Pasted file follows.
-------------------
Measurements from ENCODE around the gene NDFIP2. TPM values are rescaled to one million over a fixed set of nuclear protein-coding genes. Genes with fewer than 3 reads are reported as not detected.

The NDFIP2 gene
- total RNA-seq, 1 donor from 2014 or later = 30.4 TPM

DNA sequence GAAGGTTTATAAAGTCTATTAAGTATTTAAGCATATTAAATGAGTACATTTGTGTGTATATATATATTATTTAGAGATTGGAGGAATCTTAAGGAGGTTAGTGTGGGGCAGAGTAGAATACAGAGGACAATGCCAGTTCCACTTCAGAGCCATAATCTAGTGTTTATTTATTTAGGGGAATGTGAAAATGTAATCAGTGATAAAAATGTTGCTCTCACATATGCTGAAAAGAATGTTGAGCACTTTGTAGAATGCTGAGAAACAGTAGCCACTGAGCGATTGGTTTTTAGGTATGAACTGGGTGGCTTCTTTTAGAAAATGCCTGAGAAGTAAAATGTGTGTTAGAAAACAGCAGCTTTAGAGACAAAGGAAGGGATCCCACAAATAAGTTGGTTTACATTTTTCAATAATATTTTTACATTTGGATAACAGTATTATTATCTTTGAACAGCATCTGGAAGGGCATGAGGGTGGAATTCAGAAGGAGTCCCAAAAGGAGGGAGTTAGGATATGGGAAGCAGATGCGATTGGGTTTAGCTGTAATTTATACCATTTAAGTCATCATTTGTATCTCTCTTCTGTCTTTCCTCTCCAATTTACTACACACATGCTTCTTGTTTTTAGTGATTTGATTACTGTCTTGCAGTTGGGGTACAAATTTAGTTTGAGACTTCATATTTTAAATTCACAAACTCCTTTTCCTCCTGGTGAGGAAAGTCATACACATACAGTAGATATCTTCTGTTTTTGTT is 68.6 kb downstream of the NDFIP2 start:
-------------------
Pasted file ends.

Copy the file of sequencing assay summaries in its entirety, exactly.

Measurements from ENCODE around the gene NDFIP2. TPM values are rescaled to one million over a fixed set of nuclear protein-coding genes. Genes with fewer than 3 reads are reported as not detected.

The NDFIP2 gene
- total RNA-seq, 1 donor from 2014 or later = 30.4 TPM

DNA sequence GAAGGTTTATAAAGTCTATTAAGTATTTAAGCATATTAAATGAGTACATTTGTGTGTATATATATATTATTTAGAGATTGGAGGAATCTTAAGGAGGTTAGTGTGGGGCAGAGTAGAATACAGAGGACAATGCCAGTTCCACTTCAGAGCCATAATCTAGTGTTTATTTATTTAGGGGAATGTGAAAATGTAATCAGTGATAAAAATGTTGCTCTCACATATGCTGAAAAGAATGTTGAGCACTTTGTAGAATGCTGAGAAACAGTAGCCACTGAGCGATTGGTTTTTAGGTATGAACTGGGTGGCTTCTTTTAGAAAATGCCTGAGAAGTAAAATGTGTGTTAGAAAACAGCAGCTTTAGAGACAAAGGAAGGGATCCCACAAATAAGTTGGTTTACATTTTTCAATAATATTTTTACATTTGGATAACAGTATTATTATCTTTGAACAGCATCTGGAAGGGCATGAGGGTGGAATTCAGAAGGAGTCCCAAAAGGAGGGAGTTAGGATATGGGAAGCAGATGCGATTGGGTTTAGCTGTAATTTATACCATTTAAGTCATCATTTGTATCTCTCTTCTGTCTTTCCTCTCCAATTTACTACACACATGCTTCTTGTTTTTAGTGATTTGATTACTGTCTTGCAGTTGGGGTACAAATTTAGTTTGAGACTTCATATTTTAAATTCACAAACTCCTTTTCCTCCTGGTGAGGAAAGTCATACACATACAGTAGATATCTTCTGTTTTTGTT is 68.6 kb downstream of the NDFIP2 start: